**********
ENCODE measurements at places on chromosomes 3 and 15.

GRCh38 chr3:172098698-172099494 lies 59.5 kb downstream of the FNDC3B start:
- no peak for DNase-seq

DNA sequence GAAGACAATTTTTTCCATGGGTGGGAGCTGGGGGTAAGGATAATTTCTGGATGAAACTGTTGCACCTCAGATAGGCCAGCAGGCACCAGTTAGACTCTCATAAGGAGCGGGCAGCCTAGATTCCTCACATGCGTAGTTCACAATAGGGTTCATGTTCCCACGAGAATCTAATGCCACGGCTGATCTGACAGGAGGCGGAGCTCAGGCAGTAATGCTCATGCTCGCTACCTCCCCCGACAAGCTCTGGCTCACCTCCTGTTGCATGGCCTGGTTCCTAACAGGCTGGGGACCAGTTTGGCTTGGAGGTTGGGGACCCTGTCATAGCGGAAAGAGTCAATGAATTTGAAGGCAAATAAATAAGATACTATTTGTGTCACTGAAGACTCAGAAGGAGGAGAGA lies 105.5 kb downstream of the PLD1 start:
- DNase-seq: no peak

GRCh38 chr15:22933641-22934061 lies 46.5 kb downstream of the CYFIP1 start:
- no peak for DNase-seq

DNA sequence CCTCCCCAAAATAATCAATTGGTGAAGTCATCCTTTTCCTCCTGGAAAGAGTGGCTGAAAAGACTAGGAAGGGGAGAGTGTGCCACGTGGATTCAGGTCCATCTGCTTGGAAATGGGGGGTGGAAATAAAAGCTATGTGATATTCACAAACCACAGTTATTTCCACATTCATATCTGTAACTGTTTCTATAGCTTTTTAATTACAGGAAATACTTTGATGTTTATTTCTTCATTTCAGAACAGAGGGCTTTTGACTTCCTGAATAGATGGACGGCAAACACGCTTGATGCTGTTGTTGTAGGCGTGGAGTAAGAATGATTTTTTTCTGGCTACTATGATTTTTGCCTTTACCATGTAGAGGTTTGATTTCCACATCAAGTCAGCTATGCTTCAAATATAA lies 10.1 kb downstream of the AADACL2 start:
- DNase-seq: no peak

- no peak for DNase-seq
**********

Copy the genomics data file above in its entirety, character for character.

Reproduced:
ENCODE measurements at places on chromosomes 3 and 15.

GRCh38 chr3:172098698-172099494 lies 59.5 kb downstream of the FNDC3B start:
- no peak for DNase-seq

DNA sequence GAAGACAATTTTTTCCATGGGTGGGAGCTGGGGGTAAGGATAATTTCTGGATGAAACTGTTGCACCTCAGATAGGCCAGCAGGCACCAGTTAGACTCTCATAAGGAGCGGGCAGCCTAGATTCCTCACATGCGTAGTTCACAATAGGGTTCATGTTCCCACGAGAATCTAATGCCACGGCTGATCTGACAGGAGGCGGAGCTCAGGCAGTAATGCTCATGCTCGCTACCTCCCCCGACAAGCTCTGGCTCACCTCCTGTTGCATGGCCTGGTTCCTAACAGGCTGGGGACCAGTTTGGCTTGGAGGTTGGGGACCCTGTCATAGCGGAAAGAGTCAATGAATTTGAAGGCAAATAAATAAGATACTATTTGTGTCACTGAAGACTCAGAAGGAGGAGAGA lies 105.5 kb downstream of the PLD1 start:
- DNase-seq: no peak

GRCh38 chr15:22933641-22934061 lies 46.5 kb downstream of the CYFIP1 start:
- no peak for DNase-seq

DNA sequence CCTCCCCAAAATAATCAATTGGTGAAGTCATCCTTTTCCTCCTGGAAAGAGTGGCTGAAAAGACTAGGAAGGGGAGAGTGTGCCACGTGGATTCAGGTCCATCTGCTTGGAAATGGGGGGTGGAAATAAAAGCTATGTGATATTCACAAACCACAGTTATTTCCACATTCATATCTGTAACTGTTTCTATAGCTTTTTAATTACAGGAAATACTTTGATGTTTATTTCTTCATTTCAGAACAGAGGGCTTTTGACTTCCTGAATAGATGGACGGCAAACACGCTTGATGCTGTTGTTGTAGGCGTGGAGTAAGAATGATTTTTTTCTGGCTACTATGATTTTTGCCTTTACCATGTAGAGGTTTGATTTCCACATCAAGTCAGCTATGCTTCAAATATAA lies 10.1 kb downstream of the AADACL2 start:
- DNase-seq: no peak

- no peak for DNase-seq